The camera 12 may be positioned upstream (with respect to a direction of flow 50 through the turbine section) of the blades 18, as shown in the FIGURE. Accordingly, the camera 12 may be pointed downstream to image an upstream side of the blades 18, or pointed upstream to image a downstream side of the vanes 16, for example, by rotating the camera 12 180 degrees about a positioner longitudinal axis. When positioned to point upstream, the camera 12 may also be directed to image an upstream set of blades 19 through gaps between the set of vanes 16. In another embodiment, the camera 12 may be positioned in the space 22 downstream of the blades 18 to image the downstream side of the blades 18, or the upstream sides of the vanes 16. During combustion turbine engine operation, the camera 12 may be withdrawn from the casing 14 and the opening 26 plugged or otherwise sealed.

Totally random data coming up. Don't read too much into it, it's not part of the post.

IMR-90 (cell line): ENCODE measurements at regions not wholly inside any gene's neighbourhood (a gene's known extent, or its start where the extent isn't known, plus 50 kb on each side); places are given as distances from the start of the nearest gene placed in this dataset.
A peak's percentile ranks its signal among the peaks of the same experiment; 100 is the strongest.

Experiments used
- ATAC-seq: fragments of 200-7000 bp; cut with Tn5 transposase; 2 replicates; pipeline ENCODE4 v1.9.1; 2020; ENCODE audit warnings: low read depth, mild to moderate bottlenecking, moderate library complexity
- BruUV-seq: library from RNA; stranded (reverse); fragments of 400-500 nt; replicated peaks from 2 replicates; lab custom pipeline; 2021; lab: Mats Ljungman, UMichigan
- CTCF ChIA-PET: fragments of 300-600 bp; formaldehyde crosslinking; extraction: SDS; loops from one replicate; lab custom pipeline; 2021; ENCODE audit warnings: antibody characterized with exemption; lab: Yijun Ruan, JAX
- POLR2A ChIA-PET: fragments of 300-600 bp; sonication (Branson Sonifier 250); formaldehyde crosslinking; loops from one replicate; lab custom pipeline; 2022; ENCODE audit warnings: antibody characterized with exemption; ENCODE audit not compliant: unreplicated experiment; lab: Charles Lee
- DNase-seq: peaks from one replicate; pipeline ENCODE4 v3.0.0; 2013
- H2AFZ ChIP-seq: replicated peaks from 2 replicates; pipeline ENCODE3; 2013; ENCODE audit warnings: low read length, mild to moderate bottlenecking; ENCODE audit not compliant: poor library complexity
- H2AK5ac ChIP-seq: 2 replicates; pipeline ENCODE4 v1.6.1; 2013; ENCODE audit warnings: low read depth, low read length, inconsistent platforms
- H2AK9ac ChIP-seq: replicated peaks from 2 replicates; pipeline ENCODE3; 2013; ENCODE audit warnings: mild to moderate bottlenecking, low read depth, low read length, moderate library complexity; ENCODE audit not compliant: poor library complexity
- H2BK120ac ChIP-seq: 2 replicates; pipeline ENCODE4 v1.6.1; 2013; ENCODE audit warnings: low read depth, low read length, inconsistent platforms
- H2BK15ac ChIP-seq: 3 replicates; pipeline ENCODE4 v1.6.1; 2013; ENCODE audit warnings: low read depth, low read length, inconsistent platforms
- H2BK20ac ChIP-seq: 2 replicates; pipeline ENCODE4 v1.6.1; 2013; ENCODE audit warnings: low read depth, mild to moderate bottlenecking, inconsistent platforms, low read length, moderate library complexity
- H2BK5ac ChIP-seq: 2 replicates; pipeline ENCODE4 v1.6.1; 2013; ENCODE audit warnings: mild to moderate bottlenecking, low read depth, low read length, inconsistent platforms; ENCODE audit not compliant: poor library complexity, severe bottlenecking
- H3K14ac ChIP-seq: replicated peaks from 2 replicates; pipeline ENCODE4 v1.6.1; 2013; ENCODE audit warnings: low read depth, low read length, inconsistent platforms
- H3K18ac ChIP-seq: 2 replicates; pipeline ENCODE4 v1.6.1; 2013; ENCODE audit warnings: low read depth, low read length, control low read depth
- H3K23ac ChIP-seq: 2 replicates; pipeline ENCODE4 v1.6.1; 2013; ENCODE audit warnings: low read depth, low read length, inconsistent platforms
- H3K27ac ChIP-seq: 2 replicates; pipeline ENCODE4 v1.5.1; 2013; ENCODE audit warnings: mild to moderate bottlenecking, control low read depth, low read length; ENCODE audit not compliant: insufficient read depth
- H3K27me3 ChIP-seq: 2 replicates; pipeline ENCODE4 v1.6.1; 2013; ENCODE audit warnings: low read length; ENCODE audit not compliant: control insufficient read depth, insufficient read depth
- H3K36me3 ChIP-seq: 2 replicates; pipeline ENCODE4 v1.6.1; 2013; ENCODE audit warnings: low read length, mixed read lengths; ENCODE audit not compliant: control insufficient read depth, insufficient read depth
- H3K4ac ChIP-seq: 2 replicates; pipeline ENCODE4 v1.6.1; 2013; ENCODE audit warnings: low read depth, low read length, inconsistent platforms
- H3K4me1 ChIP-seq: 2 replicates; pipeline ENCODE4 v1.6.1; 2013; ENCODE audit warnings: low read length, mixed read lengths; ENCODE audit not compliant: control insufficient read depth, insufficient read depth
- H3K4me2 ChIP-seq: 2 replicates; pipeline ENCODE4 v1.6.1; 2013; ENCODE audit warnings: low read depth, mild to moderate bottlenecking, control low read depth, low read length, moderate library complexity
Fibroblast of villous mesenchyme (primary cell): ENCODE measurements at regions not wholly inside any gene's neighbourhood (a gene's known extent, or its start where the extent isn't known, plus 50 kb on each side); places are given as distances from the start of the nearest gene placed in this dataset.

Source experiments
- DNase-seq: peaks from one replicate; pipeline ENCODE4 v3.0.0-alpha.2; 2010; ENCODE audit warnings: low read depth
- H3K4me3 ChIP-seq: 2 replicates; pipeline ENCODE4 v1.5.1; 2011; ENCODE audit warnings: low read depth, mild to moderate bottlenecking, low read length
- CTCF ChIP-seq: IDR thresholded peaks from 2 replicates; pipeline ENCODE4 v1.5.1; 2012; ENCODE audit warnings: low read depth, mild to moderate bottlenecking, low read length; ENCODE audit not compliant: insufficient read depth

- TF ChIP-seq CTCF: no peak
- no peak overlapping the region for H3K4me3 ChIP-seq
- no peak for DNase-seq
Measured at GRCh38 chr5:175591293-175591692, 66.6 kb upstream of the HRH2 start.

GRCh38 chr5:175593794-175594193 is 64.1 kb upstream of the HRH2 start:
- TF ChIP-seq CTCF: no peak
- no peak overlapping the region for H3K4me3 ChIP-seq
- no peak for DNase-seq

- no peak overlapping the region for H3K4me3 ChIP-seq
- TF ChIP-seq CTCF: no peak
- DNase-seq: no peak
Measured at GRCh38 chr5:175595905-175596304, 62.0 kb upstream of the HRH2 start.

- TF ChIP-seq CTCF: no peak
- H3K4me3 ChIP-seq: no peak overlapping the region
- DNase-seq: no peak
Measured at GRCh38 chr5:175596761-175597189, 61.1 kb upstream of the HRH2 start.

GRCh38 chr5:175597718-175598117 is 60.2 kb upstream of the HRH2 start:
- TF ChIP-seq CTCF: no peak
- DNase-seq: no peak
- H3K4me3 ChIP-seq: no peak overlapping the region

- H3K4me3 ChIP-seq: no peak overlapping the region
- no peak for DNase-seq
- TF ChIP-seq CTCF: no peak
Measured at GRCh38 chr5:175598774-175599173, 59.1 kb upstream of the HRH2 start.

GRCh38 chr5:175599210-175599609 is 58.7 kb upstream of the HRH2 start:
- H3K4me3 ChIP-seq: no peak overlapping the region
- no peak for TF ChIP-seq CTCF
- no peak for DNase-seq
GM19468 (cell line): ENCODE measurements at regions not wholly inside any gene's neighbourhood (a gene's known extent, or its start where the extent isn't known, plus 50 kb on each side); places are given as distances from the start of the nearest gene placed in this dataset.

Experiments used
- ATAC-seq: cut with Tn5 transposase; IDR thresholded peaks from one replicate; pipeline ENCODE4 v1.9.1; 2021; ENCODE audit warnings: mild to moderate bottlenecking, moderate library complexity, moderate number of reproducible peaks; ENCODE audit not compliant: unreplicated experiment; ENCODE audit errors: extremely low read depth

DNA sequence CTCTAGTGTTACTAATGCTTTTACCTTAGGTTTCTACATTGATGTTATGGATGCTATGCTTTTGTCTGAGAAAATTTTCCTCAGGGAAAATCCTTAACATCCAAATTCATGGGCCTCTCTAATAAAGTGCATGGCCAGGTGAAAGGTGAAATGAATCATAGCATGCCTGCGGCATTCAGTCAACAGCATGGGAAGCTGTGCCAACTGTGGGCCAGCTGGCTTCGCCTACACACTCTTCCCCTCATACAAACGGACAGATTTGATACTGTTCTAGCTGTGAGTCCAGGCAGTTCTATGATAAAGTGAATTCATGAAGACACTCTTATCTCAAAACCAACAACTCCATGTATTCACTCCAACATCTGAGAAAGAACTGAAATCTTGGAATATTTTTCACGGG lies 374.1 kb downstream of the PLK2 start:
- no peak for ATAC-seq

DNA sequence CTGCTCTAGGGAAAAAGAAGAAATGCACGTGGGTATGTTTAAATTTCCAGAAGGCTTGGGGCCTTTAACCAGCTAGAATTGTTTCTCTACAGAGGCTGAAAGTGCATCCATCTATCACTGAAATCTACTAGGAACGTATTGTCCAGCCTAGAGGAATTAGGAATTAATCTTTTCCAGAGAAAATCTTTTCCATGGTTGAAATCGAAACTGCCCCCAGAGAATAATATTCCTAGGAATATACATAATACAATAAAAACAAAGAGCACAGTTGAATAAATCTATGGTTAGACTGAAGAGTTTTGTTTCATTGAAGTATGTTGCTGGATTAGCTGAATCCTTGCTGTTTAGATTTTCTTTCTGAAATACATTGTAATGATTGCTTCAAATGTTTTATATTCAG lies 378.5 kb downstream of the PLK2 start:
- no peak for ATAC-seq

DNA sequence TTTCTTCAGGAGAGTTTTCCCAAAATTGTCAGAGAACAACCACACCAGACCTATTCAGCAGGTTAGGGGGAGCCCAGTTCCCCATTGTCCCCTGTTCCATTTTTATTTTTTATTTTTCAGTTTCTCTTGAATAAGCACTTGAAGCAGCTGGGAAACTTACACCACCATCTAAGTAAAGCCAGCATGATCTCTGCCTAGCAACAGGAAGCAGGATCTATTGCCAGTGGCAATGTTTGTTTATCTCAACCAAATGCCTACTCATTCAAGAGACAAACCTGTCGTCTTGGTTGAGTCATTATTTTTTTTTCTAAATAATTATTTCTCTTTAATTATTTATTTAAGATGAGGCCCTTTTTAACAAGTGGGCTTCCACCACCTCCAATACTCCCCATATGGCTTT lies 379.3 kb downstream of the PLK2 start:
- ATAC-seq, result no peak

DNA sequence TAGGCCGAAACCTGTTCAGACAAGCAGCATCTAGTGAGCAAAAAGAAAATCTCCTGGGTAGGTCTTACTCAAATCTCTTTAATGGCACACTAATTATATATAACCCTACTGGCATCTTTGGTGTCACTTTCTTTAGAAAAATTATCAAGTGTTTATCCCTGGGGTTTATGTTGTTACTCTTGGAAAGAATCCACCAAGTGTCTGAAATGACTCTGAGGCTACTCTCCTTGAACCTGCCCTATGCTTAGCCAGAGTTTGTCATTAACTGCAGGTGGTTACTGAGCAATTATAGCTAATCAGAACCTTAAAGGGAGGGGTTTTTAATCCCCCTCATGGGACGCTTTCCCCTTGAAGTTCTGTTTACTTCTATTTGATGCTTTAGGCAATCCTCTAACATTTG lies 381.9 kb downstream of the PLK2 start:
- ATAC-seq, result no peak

Advantageously, the camera 12 may be disposed within the inner turbine casing 14 so that a camera line of view, or imaging axis 13, is generally perpendicular (such as within 20 degrees from normal) to an axis 36 of the airfoil, or to a surface 15 of the airfoil being examined. In an aspect of the invention, the camera 12 may be rotated to so that the camera axis 13 is generally aligned with a normal (such as within 20 degrees from the normal) extending from a curved portion of an airfoil. For example, a curved contour of a blade may be tracked as the blade 18 passes the camera 12 by sensing a position of the blade 18 and aiming the camera 12 normally to the blade 18 according to a known geometry of the blade 18 at the sensed position. Such aiming may be performed automatically. Accordingly, an image may be acquired having a higher resolution and less distortion than an image acquired by imaging the airfoil from a position proximate the inner turbine casing opening 26.